Dr. M. Francyne Huckaby works to create experiences that engage students with the world and introduce them to the depth and breadth of pedagogy by sharing the established formal knowledge of the field, as well as the tacit ways of knowing informed by experiences. When studied together, these forms of knowledge complicate each other, and she helps students understand by encouraging critical analytical skills entwined with generosity or sensitivities to the histories and constraints of people’s circumstances. Curriculum Studies critically explores education, within and outside school settings, with an ethic that honors diversity, respects all people(s), and encourages democratic community building. Huckaby’s scholarly work is primarily concerned with creating openings and spaces for anti-oppressive discourses and practices. She is most interested in studying experiences and pedagogical sites where divergent worldviews coexist. These, she argues, are sites of power relations that are educational and political. Her current research on community organizing and resistance to neoliberal education reform puts filmmaking to work in research analysis and presentation. Huckaby loves to travel and returned to Papua New Guinea in 2011 where she lived and worked with six South Foré villages as a Peace Corps volunteer in the late 1990s.
Areas of Expertise (11)
Feminism and Research
Philosophy & Education
Film as Research
Education and Equity
Women and Gender Studies
Diversity in Education
Relations of Power and Relations of Vulnerability
Ethics and Education
Diversity, Equity & Inclusion
TCU Deans’ Teaching Award Nominee by the Faculty of the College of Education
Mortar Board Preferred Professor
Outstanding Dissertation of the Year American Educational Research Association, Qualitative Research Special Interest Group
Friend of International Student Association
Straight for Equality, Parents and Friends of Lesbians and Gays
Texas A&M University: Ph.D., Educational Administration, Higher Education 2005
Texas Christian University: M.Ed., Educational Research 1996
Austin College: B.A., Sociology, Psychology & Art 1989
- American Educational Research Association, Division B: Program Section Co-Chair
- American Educational Studies Association: Executive Council (2016-2019)
- Society of Professors of Education: President (2019, 2020)
- International Congress of Qualitative Inquiry, Coalition for Critical Qualitative Inquiry: Program Co-Chair
M. Francyne Huckaby
This article explores the chimeric hybridity of portable camera, sound recorder, filmmaker, and audience as research and activist cyborg weaving. Situating filmmaking in critical qualitative, ethnographic, and sociological traditions, I share my journey into becoming woman and machine—cine-eye-ear—in the struggle for continued access to public education. Throughout this article I use lowercase letters to deemphasize the importance of the individualized human in cyborg connection.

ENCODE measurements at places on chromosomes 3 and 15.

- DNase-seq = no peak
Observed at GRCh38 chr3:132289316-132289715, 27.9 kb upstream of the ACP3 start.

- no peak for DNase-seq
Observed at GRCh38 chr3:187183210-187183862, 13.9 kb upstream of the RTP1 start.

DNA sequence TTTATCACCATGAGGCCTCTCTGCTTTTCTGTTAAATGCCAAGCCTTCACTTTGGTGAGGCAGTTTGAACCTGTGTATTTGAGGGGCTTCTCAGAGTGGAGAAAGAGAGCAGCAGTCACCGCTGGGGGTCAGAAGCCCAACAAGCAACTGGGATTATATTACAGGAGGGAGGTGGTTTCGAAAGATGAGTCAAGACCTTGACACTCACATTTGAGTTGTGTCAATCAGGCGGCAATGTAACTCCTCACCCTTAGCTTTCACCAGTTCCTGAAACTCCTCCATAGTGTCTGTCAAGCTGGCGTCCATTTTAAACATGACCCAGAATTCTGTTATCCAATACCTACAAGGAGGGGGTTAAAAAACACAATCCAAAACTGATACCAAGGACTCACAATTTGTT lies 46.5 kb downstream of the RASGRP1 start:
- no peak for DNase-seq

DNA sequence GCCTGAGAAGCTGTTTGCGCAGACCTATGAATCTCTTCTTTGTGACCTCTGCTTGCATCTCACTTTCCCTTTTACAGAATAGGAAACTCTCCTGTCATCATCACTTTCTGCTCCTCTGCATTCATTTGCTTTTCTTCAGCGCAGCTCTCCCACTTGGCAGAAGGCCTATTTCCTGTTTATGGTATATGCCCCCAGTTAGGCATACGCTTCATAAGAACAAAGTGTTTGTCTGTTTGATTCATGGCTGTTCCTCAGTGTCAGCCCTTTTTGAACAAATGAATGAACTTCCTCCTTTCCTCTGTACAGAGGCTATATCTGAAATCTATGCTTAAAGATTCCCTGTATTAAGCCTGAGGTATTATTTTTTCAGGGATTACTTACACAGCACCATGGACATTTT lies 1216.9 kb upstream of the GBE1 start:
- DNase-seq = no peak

M. Francyne Huckaby, Molly Weinburgh
Drawing from the work of Bakhtin (1981), duoethnographers structure dialogic situations to promote imagination and multiple perspectives. Although these dialogues are almost always between at least two researchers working together, they are also between the researcher and additional texts, such as cultural artifacts. These texts promote inquirers’ interactions among their currere (eg, their analysis and reconceptualization of personal histories and interpersonal relationships) within their cultural worlds. Examining themselves as the site of their inquiry, they focus on how the cultural tools and symbols that populate their lives mediate their experiences. This process ideally promotes the agency of inquirers within their cultural worlds. Francyne Huckaby and Molly Weinburgh’s study about patriotism in the southern United States exemplifies the use of dialogic texts to promote new perspectives. In their study, they juxtapose their presentation and discussion of two songs—Dixie Land and Lift Every Voice—as cultural contexts of analysis. They examine these songs as cultural artifacts with which to explore personal and societal “issues of worth, dignity, power, and position”(p. 159). As readers of their study, we (Rick and Joe) immediately recognized how we have deeply embodied associations to music, associations that can trigger profound emotions. The associations and meanings that these songs evoked within Huckaby and Weinburgh deepened the embodied...
M. Francyne Huckaby, Molly H. Weinburgh
In this article, we explore duoethnography methodologically and turn to feminism and black feminism to create a space for productive, not destructive, dialectics. By examining the lyrics and backstories of the ice cream truck song, “Dixie’s Land,” and “Lift Every Voice and Sing,” we problematize race, ethnicity, and gender as expressed in public and private spaces. Instead of conceptualizing these concepts as antagonistic, we turn to intersectionality and the third space to not only understand but also interstand the in-between. We piece together the tenants of duoethnography, black feminism, and feminism to highlight the gifts and challenges each offers the other. Through conversations of difference, this article emphasizes not mere tolerance but the value of differences from which “creativity can spark like a dialectic” (Lorde, 1984/2007, p. 111).